All these are simple one-letter commands, which do not require you to ENTER then. This makes it very easy and allows you to concentrate on the programming rather than the method of programming.
Needless to say, some of these commands are extremely powerful. Especially consider the case of the find and change in connection with the "another" command. You can change a string in a file at each occurrence very quickly with this combination.
Once you have a program written, you can call the assembler simply by pressing one key. That will make the program take your mnemonics and produce object code. The code will be written either to tape or to the computer's memory.
The SDS80C assembler will support all standard instructions, address modes and mnemonics. Additionally, is will cross-assemble 6800 instructions (!), allow use of local labels, provide for conditional assembly and has a listing control feature.
There are also nine options on how to assemble. Again, these are single letters, but they are entered together and in any order. The most simple is "L", which produces a listing. You can also choose a sorted symbol table, send the assembled object code to memory or tape, start the listing in single-step mode and send output to 32, 40 or 80 column printers. As a final option, you can choose not to assemble, merely to go directly to the monitor program.
The assembler generates 13 distinct error messages. These will tell you what might have gone wrong. Whenever an error message occurs, the assembler automatically enters single-step mode. However, you can go to single-step mode at any time. You can also pause the listing, speed it up or slow It down or BREAK it. If you are writing to tape, a BREAK will close your open tape output.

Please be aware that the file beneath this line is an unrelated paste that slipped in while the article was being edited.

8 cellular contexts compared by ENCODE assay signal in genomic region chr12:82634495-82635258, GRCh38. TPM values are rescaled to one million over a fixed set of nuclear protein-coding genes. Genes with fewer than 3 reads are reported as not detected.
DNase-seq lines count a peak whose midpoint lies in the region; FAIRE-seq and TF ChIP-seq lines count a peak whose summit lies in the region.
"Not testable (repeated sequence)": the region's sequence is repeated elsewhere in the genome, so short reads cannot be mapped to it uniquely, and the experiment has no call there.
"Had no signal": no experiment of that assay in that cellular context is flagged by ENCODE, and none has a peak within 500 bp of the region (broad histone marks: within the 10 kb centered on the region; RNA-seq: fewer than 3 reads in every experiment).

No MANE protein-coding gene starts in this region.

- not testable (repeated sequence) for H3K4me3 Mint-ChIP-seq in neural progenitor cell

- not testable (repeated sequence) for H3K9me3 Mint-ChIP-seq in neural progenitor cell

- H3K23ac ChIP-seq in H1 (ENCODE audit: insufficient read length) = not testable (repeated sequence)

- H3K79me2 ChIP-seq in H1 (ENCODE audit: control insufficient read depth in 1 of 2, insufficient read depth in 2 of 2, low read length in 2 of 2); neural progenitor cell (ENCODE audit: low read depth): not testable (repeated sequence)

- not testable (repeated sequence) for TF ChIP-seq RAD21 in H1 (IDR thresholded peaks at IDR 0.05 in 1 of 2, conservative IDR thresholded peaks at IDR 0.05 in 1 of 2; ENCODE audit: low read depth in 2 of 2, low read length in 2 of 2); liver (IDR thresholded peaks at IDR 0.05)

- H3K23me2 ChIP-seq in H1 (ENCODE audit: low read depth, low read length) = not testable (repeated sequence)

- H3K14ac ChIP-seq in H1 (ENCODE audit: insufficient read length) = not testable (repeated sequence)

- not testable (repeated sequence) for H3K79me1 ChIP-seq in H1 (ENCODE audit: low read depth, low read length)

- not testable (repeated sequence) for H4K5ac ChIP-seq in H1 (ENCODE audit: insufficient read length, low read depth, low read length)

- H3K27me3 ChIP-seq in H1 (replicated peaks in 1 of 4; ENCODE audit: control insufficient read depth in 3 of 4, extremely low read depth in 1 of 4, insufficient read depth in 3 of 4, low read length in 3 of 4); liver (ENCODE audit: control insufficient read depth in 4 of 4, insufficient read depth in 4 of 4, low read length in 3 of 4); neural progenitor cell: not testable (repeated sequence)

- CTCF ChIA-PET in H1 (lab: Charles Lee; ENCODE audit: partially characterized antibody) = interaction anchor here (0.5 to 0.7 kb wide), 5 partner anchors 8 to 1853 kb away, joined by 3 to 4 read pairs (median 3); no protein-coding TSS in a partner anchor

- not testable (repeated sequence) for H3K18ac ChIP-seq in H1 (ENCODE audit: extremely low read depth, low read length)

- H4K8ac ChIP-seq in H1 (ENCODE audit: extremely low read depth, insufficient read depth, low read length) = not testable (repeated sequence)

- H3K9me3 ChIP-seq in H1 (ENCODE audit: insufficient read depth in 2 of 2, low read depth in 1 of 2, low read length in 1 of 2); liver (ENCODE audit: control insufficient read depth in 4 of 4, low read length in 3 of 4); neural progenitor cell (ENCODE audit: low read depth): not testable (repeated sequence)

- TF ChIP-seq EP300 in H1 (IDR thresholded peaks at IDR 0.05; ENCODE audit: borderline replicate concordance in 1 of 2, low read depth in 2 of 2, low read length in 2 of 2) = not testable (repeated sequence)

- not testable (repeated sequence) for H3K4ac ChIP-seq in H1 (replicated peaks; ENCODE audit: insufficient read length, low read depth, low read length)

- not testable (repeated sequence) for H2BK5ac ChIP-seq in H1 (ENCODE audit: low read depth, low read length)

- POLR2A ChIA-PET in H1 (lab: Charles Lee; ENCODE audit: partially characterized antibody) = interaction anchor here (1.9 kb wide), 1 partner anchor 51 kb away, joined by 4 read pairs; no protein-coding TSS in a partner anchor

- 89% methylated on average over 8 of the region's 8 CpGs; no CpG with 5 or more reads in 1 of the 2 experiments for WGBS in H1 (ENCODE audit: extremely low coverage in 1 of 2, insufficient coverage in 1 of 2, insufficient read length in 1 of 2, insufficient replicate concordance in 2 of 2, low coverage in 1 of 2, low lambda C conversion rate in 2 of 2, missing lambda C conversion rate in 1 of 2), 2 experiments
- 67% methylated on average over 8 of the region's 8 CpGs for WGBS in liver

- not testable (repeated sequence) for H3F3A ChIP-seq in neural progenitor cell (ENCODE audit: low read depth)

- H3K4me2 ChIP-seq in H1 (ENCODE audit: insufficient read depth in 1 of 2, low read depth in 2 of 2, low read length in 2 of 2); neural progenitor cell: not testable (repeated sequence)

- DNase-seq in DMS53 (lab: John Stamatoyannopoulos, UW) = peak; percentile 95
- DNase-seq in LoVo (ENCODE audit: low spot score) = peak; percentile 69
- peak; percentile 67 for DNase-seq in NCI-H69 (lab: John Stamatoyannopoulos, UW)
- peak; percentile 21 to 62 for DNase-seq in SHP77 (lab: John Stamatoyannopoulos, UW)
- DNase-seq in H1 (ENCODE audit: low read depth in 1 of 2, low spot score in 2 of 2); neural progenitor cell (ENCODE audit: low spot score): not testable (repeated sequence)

If you choose to assemble a program to memory, you are automatically transferred to the monitor when assembly is complete.
The SDS80C Monitor, called ABUG, is a special version of The MICROWORKS' CBUG which was reviewed in RAINBOW #2. However, ABUG has been tailored specifically for use with the editor and assembler in SDS80C.
There are 11 commands in ABUG, which will allow you to execute the program you have written and assembled, examine and change the memory, display the register list, transfer blocks of memory, jump to machine language subroutines, change contents of the registers on the stack, save or load object code to or from tape, reset the stack pointer and return to the editor. You can also evaluate expressions --which not only converts decimal to hexadecimal quickly, but also will print values of symbols and do hexadecimal calculations!
The documentation is chock full of information on assembly language and is a great source of information in itself. It is written well, not too technical -- but not too simplistically, either.
We want to emphasize two major advantages of having the SDS80C on a ROM Cart. First of all, it saves a lot of time in loading, which is, obviously, a very long program. But seconds and even more important, it frees up all your memory for use by your program. That is a bonus in itself, but it also means you don't have to worry about where you put your own program -- because it can't "run into" the SDS80C. (You do have to stay out of certain areas, of course, like the l/O which is above $FEFF.
We believe The MICROWORKS has an excellent software development package in SDS80C. While it is an expensive piece of software, it is really all you need (other than a good book) to get right into assembly language. And it has the advantage of being perfectly mated to its various elements.
SDS80C is a good buy.